D-Day: The RCAF and Second Tactical Air Force

News Article / May 14, 2019

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By Major (retired) William March

June 6, 2019, marks the 75th anniversary of D-Day—the Allied invasion of Normandy.
The successful invasion marked the turning point in the Second World War.

The Royal Air Force’s 2nd Tactical Air Force (2TAF) was created to provide direct air support to the invasion forces.

Originally formed on June 1, 1943, it was modelled after the Desert Air Force and the Anglo-American North African Tactical Air Force. Primarily envisaged as a fighter and fighter-bomber organization, hard lessons-learned during the African campaigns resulted in 2TAF’s having a light and medium bomber component as well.

On D-Day, 2TAF was composed of four separate groups: No. 2 Group (Bomber Command) with 12 squadrons; No. 83 Group with 34 reconnaissance, fighter and fighter-bomber squadrons; No. 84 Group with 31 squadrons; and No. 85 Group with 21 ½ squadrons. This gave 2TAF an approximate total of 1,576 aircraft in 98 ½ squadrons to support the invasion.

Like the other elements of the Allied air force, 2TAF’s mission began long before June 6, 1944. Almost constant reconnaissance flights were conducted over Normandy to be sure, but an equal or greater number were flown throughout Occupied Europe to keep the enemy guessing about the actual site of the attack.

Bombers from No. 2 Group took part in the interdiction campaign conducted by Bomber Command against German transport and communication centres. The fighter-bombers struck at anything that moved, while the fighters engaged in day and night sweeps of German airfields, seeking to destroy as many enemy aircraft as possible. All of these efforts were undertaken with the sole purpose of ensuring that the assault divisions made it ashore.

Of the Royal Canadian Air Force (RCAF) squadrons belonging to 2TAF, 16 served with No. 83 Group; they were organized, for the most part, into Canadian wings. The pilots of No. 126 (RCAF) Wing had been briefed about D-Day late on the evening on June 5 and knew what would be required of them over the next several days.

Early in in pre-dawn light, Spitfire IXBs from 400, 411 and 412 Squadrons took off into the overcast sky. The weather for the “big day” would remain overcast, but with visibility of eight kilometres or so, it was suitable for providing air cover. In conjunction with aircraft from RAF wings, which included Spitfires from RCAF’s 402 Squadron (part of 142 Wing), they positioned themselves below 5,000 feet (1,524 metres), over the beaches to guard against German aircraft that might try to hamper the invasion.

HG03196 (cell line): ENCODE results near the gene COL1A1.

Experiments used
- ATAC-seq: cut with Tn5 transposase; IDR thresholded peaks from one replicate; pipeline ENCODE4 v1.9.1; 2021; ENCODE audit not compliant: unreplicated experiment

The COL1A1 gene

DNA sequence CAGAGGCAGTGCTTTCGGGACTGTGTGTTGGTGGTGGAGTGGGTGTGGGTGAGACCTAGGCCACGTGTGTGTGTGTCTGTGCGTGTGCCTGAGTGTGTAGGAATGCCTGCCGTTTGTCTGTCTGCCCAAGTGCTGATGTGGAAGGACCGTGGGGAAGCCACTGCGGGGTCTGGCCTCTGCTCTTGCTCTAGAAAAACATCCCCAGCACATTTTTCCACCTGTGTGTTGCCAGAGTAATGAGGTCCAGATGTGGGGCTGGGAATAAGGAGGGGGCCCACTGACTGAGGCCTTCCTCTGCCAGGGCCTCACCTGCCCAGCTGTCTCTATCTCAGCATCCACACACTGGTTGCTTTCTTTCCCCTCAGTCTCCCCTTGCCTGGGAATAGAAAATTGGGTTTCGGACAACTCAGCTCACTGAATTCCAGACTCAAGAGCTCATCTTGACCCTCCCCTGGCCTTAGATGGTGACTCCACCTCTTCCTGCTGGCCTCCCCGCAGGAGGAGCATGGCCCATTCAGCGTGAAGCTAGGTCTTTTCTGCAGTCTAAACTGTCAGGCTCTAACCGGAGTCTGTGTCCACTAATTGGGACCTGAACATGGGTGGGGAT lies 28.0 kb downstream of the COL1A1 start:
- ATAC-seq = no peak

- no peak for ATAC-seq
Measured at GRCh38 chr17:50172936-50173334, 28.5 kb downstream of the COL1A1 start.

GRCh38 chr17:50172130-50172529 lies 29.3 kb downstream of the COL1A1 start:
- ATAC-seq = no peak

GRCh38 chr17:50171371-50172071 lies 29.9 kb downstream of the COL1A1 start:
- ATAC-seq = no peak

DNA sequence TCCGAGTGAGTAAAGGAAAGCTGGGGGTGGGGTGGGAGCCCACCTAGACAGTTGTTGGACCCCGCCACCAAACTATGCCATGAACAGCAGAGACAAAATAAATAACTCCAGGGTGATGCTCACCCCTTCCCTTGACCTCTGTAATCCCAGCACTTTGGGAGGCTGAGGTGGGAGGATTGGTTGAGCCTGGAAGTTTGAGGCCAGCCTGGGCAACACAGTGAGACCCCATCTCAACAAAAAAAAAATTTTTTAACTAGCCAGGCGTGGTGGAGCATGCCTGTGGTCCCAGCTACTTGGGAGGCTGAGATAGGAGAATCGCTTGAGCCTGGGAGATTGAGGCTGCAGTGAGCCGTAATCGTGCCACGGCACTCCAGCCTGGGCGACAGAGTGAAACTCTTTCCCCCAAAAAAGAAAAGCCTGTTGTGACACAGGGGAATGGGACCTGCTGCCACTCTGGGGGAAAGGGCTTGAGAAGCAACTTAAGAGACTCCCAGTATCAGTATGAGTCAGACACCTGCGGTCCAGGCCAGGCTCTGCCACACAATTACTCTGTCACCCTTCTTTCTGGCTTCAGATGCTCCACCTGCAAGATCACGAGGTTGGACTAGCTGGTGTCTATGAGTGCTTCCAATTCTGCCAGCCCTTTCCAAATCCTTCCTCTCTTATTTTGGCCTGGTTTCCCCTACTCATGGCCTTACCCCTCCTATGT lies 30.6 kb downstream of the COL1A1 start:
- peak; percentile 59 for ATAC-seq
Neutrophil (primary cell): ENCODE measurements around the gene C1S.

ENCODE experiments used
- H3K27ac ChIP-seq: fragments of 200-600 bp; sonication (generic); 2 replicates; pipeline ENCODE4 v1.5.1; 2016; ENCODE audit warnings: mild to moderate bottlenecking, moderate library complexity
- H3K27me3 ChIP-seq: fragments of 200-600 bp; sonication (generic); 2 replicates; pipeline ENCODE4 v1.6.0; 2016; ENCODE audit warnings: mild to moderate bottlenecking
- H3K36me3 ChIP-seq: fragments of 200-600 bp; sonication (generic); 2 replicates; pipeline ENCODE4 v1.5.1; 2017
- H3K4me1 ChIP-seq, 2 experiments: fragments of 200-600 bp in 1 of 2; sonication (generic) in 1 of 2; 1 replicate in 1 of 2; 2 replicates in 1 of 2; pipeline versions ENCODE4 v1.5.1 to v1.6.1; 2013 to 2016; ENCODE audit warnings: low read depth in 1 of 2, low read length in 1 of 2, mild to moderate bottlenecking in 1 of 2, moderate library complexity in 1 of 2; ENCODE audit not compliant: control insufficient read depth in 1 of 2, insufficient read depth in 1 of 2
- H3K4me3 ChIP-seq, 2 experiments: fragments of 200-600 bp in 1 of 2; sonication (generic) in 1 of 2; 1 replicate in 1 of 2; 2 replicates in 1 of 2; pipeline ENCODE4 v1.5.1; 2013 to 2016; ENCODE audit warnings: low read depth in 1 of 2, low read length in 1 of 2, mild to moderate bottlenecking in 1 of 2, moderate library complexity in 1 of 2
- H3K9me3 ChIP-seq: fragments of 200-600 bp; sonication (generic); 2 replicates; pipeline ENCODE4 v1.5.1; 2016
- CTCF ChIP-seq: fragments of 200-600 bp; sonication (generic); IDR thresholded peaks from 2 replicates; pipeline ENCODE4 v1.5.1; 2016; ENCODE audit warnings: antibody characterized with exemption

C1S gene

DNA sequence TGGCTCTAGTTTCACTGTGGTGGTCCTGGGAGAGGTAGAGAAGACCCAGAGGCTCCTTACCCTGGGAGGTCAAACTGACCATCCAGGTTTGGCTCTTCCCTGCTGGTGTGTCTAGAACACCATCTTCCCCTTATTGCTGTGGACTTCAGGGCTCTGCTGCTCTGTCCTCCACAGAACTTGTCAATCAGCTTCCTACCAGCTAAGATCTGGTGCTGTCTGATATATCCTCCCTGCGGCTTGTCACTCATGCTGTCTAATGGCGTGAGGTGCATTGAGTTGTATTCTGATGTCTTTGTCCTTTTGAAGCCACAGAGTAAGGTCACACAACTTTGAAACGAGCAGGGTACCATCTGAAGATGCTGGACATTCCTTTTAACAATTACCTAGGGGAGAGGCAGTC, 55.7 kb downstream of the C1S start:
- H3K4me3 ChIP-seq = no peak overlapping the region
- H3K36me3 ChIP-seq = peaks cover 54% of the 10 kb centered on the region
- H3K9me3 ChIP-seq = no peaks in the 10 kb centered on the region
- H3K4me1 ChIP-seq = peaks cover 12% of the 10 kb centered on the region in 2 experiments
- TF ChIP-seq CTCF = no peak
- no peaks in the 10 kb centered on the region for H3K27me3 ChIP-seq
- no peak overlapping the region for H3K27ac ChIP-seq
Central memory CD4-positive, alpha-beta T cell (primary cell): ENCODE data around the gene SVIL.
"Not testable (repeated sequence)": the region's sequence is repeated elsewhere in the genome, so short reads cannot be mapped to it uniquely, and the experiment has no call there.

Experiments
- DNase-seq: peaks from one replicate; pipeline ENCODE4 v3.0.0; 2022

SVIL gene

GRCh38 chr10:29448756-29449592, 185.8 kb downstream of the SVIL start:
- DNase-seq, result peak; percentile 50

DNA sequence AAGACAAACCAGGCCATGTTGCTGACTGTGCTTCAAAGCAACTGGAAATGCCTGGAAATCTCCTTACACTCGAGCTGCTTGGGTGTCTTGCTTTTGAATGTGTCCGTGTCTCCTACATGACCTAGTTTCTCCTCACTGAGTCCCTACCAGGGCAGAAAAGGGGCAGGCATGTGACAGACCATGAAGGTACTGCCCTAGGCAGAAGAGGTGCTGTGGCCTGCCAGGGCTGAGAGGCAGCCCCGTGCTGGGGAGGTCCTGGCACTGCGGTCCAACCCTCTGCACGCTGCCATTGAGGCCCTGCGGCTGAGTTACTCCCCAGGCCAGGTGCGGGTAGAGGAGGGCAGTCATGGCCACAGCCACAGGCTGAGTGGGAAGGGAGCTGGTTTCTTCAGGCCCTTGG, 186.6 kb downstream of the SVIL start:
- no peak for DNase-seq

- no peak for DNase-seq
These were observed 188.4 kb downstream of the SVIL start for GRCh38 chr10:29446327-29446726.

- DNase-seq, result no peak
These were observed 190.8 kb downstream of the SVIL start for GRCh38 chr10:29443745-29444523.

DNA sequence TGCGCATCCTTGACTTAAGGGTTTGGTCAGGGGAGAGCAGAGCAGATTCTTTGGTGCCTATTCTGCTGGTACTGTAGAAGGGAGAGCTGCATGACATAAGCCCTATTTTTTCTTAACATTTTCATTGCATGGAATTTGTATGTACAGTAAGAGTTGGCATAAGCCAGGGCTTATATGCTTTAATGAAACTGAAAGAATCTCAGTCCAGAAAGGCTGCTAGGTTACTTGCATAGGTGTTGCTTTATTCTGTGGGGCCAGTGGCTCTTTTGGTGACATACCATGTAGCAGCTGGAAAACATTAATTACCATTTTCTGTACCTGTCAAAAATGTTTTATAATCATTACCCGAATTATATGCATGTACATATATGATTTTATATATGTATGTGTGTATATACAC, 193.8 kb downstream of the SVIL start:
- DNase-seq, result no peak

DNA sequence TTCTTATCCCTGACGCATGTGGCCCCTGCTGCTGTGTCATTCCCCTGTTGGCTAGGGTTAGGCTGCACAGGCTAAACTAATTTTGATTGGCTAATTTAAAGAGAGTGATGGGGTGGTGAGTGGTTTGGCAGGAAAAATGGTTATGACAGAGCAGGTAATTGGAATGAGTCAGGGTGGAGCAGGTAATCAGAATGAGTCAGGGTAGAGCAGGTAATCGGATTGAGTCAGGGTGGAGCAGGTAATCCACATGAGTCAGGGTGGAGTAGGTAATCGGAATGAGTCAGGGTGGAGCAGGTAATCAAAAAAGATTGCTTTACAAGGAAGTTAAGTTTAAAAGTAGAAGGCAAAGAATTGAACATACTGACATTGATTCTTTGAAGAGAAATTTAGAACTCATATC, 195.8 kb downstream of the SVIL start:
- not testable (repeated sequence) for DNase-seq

Throughout the day, the pilots returned to their fields, refuelled, and returned to their operation area. No enemy aircraft were encountered, and the pilots found themselves watching the unfolding assault below.

For the pilots of 126 Wing, D-Day was anti-climatic due to the total control of the air that the Allies had achieved over the previous months. The Luftwaffe did not mount a serious challenge until June 7 when, much to the delight of the Canadians, they made an attack on the beach area. The Spitfires from 126 Wing pounced on 18 Ju-88 bombers that were in the process of striking the beaches near St. Aubin, France In the ensuing combat, 12 German aircraft were claimed as destroyed, while the remainder fled with varying degrees of damage.

The same mission was allotted to the pilots of 403, 416 and 421 Squadrons belonging to No. 127 (RCAF) Wing. With the excitement born of this momentous occasion, they took their Spitfires into the sky over the Channel in expectation of furious combat . . . and were sadly disappointed. Again, they found themselves spectators watching the invasion unfold.

As with most of the other units involved, they returned to their fields to snatch a quick meal while their aircraft were serviced, shouting hurried answers to questions thrown at them by the groundcrews, before leaving for another patrol. Each of the 127 Wing squadrons flew four patrols on D-Day and the frustrated, tired pilots knew that they could expect more of the same the following day.

Far busier on D-Day were the reconnaissance squadrons of No. 128 (RCAF) Wing.